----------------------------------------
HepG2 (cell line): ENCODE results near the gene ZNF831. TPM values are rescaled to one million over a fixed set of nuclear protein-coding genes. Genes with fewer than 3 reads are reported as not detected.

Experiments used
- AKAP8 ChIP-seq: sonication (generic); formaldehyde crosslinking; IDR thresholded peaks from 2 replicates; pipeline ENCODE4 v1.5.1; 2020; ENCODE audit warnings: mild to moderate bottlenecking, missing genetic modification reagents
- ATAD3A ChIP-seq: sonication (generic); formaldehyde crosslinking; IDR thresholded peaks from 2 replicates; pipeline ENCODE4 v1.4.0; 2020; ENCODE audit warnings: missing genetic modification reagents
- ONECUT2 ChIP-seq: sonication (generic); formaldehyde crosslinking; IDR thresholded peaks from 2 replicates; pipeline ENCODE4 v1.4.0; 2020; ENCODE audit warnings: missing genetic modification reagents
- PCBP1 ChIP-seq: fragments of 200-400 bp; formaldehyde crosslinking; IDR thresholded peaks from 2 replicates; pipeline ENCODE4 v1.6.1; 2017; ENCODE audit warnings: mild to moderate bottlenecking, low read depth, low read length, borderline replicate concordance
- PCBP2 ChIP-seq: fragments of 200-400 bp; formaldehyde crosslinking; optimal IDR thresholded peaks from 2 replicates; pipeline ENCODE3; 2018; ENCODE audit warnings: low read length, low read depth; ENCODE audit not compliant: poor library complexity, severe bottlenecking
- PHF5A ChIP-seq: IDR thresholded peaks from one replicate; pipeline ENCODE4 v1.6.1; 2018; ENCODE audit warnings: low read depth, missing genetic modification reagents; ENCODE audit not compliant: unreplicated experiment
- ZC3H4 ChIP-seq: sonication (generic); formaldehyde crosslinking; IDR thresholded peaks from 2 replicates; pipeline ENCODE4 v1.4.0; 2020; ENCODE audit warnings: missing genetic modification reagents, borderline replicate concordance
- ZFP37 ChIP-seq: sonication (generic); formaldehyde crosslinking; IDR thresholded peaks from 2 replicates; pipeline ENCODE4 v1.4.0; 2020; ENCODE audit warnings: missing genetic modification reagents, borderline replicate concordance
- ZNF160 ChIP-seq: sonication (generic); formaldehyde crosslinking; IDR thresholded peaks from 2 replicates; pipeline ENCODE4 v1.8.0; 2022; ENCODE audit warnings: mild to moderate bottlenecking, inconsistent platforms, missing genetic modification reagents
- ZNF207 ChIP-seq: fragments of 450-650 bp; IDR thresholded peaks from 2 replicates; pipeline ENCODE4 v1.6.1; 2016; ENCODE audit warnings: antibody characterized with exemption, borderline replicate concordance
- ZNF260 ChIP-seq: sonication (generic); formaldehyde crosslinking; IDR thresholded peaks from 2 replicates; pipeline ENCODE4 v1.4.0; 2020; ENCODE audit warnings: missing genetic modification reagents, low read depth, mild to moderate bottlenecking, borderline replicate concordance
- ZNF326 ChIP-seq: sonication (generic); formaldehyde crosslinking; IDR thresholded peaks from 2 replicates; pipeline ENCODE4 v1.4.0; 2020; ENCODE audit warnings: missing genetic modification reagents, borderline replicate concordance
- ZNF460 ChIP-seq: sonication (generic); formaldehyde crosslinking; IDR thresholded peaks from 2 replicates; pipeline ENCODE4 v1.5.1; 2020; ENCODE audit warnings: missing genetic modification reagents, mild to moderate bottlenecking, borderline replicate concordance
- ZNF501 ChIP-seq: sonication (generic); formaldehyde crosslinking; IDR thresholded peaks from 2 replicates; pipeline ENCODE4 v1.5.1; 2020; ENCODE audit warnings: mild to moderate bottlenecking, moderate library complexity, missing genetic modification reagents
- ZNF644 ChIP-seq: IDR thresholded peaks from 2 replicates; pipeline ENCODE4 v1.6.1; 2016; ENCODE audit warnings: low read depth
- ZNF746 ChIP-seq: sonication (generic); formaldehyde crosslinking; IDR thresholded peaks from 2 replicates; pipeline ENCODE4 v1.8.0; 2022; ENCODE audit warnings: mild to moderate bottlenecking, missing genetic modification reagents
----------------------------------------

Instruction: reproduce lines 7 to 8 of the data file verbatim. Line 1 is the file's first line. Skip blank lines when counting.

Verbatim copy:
- PCBP2 ChIP-seq: fragments of 200-400 bp; formaldehyde crosslinking; optimal IDR thresholded peaks from 2 replicates; pipeline ENCODE3; 2018; ENCODE audit warnings: low read length, low read depth; ENCODE audit not compliant: poor library complexity, severe bottlenecking
- PHF5A ChIP-seq: IDR thresholded peaks from one replicate; pipeline ENCODE4 v1.6.1; 2018; ENCODE audit warnings: low read depth, missing genetic modification reagents; ENCODE audit not compliant: unreplicated experiment